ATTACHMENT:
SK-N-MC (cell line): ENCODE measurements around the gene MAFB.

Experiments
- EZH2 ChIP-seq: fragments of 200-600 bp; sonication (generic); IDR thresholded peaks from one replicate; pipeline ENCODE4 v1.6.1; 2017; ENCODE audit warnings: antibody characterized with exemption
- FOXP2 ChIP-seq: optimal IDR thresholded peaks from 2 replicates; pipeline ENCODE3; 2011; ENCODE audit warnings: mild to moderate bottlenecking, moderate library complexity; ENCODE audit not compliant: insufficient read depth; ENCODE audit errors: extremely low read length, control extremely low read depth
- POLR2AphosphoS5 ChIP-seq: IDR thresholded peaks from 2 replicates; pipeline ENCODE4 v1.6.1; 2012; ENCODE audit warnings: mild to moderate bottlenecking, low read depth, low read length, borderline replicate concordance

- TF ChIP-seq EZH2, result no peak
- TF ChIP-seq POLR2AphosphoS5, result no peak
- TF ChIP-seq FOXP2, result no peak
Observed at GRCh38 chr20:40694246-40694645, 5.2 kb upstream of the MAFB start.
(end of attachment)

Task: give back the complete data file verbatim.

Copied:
SK-N-MC (cell line): ENCODE measurements around the gene MAFB.

Experiments
- EZH2 ChIP-seq: fragments of 200-600 bp; sonication (generic); IDR thresholded peaks from one replicate; pipeline ENCODE4 v1.6.1; 2017; ENCODE audit warnings: antibody characterized with exemption
- FOXP2 ChIP-seq: optimal IDR thresholded peaks from 2 replicates; pipeline ENCODE3; 2011; ENCODE audit warnings: mild to moderate bottlenecking, moderate library complexity; ENCODE audit not compliant: insufficient read depth; ENCODE audit errors: extremely low read length, control extremely low read depth
- POLR2AphosphoS5 ChIP-seq: IDR thresholded peaks from 2 replicates; pipeline ENCODE4 v1.6.1; 2012; ENCODE audit warnings: mild to moderate bottlenecking, low read depth, low read length, borderline replicate concordance

- TF ChIP-seq EZH2, result no peak
- TF ChIP-seq POLR2AphosphoS5, result no peak
- TF ChIP-seq FOXP2, result no peak
Observed at GRCh38 chr20:40694246-40694645, 5.2 kb upstream of the MAFB start.